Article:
Books/MathForTheLayman/Anti-Derivative and Integral

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18. Anti-Derivative and Integral

18A. Introduction

Just as the operator d.1 can be applied to a function f to obtain its derivative, so the operator d._1 can be applied to obtain its anti-derivative, that is, a function whose derivative is f. For example:

      derv=: d.1
      anti=: d._1
      c=: 1 2 3 4 5 6
      c with p.
   1 2 3 4 5 6&p.
      c with p. derv
   2 6 12 20 30&p.
      c with p. anti
   0 1 1 1 1 1 1&p.
      c with p. anti derv
   1 2 3 4 5 6&p.


   Experiment with the operators derv and anti on functions such as ^ and 1&o. and 2&o. and 6&o.
   Compare the derivatives of the functions 1 2 3 4 5&p. and 7 2 3 4 5&p. , and explain their agreement.

18B. Area under a graph as a function

A study of the graph of Section 3B (an approximation to a circle) suggests that the area under the graph of a function f from the argument _1 (or any fixed point) to an argument x is itself a function of x (that depends upon the function f).

We will first make a similar graph, using a finer grid (with a spacing 0.05 between points):

      a=:  i:1j40
      PLOT a;cir a

What is the rate of change of the area function?

Consider the point x=: 0.5, the spacing s=: 0.05, and the next plotted point x+s. The change in area is due to the quadrilateral with base s and heights cir x and cir x+s, an area equal to s times the average of the heights cir x and cir x+s.

The rate of change ((cir x+s)-(cir x))%s is therefore the average of cir x and cir x+s. For small values of s, this average approaches cir x; the derivative of the area under the graph of cir is therefore the function cir itself.

In other words, the area under the graph of a function is the anti-derivative of the function. Since this area can be viewed as the aggregation or integration of the component areas, it is also called the integral of the function.

18C. Polynomial approximations

As illustrated in Section 3B, the area under a curve can be computed to give the value of the anti-derivative of a function at a chosen point. But this does not yield a function for the anti-derivative in the sense that the operator d._1 does for the functions to which it applies.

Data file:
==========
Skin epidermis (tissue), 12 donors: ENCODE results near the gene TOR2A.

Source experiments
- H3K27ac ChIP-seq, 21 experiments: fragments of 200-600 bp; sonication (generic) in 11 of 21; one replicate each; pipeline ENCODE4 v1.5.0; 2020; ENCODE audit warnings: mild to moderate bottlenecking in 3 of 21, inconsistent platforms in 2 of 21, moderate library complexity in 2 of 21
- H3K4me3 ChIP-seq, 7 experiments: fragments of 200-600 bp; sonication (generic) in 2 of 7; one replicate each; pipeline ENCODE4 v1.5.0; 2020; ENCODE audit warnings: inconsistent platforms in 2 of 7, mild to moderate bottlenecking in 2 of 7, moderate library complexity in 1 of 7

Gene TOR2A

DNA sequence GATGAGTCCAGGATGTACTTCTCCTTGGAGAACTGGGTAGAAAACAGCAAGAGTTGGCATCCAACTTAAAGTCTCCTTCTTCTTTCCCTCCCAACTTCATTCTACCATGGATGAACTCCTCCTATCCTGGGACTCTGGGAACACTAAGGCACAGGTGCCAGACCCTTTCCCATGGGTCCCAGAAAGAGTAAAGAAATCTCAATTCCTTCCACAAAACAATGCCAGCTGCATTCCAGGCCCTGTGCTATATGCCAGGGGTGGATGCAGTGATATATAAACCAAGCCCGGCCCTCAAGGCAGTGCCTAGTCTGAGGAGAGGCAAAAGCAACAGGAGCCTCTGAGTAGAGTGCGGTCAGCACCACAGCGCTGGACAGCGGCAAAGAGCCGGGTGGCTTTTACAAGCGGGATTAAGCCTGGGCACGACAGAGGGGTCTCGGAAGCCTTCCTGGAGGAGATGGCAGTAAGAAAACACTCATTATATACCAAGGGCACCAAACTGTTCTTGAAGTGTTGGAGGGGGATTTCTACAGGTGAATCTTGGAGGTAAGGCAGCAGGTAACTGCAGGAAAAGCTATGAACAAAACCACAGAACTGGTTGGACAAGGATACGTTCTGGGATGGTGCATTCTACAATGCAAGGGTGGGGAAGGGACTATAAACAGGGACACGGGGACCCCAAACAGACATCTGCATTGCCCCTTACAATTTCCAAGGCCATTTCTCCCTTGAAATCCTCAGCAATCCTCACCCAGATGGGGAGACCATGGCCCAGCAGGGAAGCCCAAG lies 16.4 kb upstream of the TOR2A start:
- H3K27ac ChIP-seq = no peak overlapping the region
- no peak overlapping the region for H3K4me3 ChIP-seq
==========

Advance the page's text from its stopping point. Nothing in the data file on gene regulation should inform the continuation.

This situation is analogous to the equation-solving of Chapter 9, which gives the inverse of a function for some chosen point, but not the inverse function itself.

A practical solution to the anti-derivative of a function f is provided by finding the coefficients of a polynomial that approximates it, and then using the fact that the anti-derivative (as well as the derivative) of a polynomial is easily obtained.

The expression (f x) %. x^/i.n yields the coefficients of an n-term polynomial that best fits the function f at the points x. For example:

      ]x=: i:1j10
   _1 _0.8 _0.6 _0.4 _0.2 0 0.2 0.4 0.6 0.8 1
      ]c=: (1&o. x) %. x ^/i.5
   _3.46945e_17 0.997542 9.99201e_16 _0.156378 _7.77156e_16
      c&p. _1 0 1
   _0.841164 _3.46945e_17 0.841164
      1&o. _1 0 1
   _0.841471 0 0.841471
      (c&p. x) ,. (sin x)
      _0.841164 _0.841471
      _0.717968 _0.717356
      _0.564748 _0.564642
      _0.389009 _0.389418
      _0.198257 _0.198669
   _3.46945e_17         0
       0.198257  0.198669
       0.389009  0.389418
       0.564748  0.564642
       0.717968  0.717356
       0.841164  0.841471

The polynomial approximations may, however, be wildly wrong for arguments outside of the list x to which it was fitted.

The function der of Section 6B applied to a list of polynomial coefficients yields the coefficients of the derivative polynomial. A coresponding function for the anti-derivative may be defined as follows:

      der=: 1: |. ] * i. on #
      ant=: 0:,] % next i. on #
      ant c
   0 1 1 1 1 1 1
      der ant c
   1 2 3 4 5 6 0